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[Versius® Surgical Robotic System at Gleneagles Hospital] - Photo: Gleneagles Hospital

Advanced robotics promise a future of more accessible minimal access surgery for patients

Paid Post:CMR Surgical

[Sponsored Article]

The pandemic has exposed the need for change and improvement in healthcare systems right around the world. To address demands like reducing healthcare costs, improving the quality of care, and protecting workforces, hospitals are looking to technology. This is especially true in the surgical field, where backlogs and other effects from the pandemic are still having an impact. The pressure is enormous, meaning that surgical technologies which can deliver effective treatment and quick recoveries are needed more than ever.

In Asia, that challenge is particularly acute, because access to surgery was a huge problem even before the pandemic. Even in high-income Asia-Pacific countries, nearly 53% of the population was believed to be without access to surgery, according to a 2015 study by The Lancet Global Health. Compare that to high-income North American countries, where the proportion was less than 1%. The population is living longer too, meaning more demands on the healthcare system as doctors and patients seek to maintain quality of life.
And even without the pressures of the pandemic, operations can be physically and mentally demanding for surgeons, causing them stress and fatigue. In a manual laparoscopy – or keyhole surgery – a surgeon’s camera and instruments access a patient’s abdomen throughsmall incisions, rather than large cuts. One study found that 76% of surgeons reported back pain while performing laparoscopic surgery. And up to 20% of the surgeons surveyed also stated that they may need to retire early due to the physical impact of this kind of surgery, making this a critical issue in the field.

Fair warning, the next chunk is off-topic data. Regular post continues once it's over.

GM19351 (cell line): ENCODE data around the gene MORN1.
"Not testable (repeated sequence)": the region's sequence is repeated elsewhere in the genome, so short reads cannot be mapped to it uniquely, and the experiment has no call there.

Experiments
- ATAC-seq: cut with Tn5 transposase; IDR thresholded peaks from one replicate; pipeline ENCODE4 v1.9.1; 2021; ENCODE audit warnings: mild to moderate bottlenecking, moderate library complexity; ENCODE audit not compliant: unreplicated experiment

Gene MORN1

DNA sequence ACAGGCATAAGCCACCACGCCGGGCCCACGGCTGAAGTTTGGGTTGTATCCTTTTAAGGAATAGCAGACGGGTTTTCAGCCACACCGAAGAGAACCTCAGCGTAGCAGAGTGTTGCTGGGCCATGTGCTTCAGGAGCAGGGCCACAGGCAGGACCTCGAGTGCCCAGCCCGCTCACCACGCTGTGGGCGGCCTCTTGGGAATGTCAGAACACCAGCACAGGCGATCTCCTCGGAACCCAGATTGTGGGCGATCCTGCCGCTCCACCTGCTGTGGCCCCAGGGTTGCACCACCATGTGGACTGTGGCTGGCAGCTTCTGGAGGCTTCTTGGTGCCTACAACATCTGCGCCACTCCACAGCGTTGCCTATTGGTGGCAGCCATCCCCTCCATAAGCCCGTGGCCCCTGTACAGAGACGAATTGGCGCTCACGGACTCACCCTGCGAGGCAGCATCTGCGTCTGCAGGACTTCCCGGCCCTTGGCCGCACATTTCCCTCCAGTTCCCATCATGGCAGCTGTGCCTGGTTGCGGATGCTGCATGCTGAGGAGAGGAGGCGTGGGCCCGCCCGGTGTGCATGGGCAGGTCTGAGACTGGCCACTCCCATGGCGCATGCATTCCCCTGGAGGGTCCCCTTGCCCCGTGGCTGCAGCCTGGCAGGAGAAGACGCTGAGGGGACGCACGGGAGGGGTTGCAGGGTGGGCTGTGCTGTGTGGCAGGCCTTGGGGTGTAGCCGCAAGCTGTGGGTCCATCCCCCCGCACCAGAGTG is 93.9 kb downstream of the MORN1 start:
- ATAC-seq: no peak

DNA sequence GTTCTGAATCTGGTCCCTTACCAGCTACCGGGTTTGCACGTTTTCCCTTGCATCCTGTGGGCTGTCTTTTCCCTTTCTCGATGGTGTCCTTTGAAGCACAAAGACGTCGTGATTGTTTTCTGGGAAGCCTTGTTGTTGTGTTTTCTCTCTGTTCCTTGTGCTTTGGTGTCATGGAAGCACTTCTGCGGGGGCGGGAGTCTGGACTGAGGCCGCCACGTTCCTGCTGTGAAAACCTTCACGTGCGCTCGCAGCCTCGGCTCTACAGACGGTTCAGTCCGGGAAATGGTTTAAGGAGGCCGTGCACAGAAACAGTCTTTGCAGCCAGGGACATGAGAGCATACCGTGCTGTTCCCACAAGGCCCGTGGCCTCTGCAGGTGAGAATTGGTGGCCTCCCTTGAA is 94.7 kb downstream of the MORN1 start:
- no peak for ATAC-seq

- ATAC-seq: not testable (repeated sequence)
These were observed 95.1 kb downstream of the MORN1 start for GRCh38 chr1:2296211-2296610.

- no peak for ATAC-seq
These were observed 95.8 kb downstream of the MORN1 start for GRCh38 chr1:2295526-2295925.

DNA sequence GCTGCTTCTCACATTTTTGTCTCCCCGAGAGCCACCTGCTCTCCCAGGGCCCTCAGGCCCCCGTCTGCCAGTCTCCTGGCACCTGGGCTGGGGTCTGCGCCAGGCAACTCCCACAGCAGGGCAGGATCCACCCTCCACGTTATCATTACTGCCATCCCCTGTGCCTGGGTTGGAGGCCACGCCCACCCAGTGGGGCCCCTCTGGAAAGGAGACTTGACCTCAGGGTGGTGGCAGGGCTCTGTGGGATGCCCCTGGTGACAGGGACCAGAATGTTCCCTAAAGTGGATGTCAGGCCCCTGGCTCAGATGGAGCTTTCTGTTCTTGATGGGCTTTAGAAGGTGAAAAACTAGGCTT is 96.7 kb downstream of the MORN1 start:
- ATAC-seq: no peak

[Versius® can ease the physical strain that traditional surgery places on surgeons]

Thankfully, Hong Kong is well-placed to face this challenge. Its healthcare sector is a global leader in bringing the benefits of high-tech surgical solutions to surgeons and patients, especially when it comes to surgical robots. With their increased accuracy, efficiency, precision and dexterity, surgical robots mean more procedures can take place, and that more of them can be performed using keyhole surgery. 

All this means huge benefits for patients, such as shorter recovery time, less pain, a lower risk of surgical site infections, and less scarring. Patients also spend less time in hospital, benefitting overstretched facilities and healthcare systems.

But despite these benefits, there have been barriers to uptake. Despite being around for more than 20 years, surgical robots can be expensive, take up valuable space in operating theatres, and disrupt workflows. There is a huge need for a different kind of robot, one that meets high clinical standards while also offering the versatility that surgeons need in their busy operating rooms.